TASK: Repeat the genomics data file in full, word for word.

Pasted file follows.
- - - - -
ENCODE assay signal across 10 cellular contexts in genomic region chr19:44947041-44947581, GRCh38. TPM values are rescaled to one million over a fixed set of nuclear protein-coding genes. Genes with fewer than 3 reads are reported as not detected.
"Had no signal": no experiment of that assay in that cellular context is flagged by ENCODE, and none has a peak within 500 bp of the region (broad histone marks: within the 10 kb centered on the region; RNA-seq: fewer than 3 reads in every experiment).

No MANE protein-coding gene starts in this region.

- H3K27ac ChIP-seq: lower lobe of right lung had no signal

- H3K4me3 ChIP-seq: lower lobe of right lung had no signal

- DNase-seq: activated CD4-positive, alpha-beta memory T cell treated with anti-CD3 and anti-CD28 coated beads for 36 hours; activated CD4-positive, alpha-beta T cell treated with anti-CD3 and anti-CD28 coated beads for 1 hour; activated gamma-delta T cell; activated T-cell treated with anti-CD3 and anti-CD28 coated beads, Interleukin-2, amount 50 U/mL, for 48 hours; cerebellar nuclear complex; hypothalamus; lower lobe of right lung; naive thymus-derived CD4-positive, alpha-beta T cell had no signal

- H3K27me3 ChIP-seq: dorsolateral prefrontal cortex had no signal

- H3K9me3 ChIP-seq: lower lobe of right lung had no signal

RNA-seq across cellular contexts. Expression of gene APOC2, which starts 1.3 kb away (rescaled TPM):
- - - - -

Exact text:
ENCODE assay signal across 10 cellular contexts in genomic region chr19:44947041-44947581, GRCh38. TPM values are rescaled to one million over a fixed set of nuclear protein-coding genes. Genes with fewer than 3 reads are reported as not detected.
"Had no signal": no experiment of that assay in that cellular context is flagged by ENCODE, and none has a peak within 500 bp of the region (broad histone marks: within the 10 kb centered on the region; RNA-seq: fewer than 3 reads in every experiment).

No MANE protein-coding gene starts in this region.

- H3K27ac ChIP-seq: lower lobe of right lung had no signal

- H3K4me3 ChIP-seq: lower lobe of right lung had no signal

- DNase-seq: activated CD4-positive, alpha-beta memory T cell treated with anti-CD3 and anti-CD28 coated beads for 36 hours; activated CD4-positive, alpha-beta T cell treated with anti-CD3 and anti-CD28 coated beads for 1 hour; activated gamma-delta T cell; activated T-cell treated with anti-CD3 and anti-CD28 coated beads, Interleukin-2, amount 50 U/mL, for 48 hours; cerebellar nuclear complex; hypothalamus; lower lobe of right lung; naive thymus-derived CD4-positive, alpha-beta T cell had no signal

- H3K27me3 ChIP-seq: dorsolateral prefrontal cortex had no signal

- H3K9me3 ChIP-seq: lower lobe of right lung had no signal

RNA-seq across cellular contexts. Expression of gene APOC2, which starts 1.3 kb away (rescaled TPM):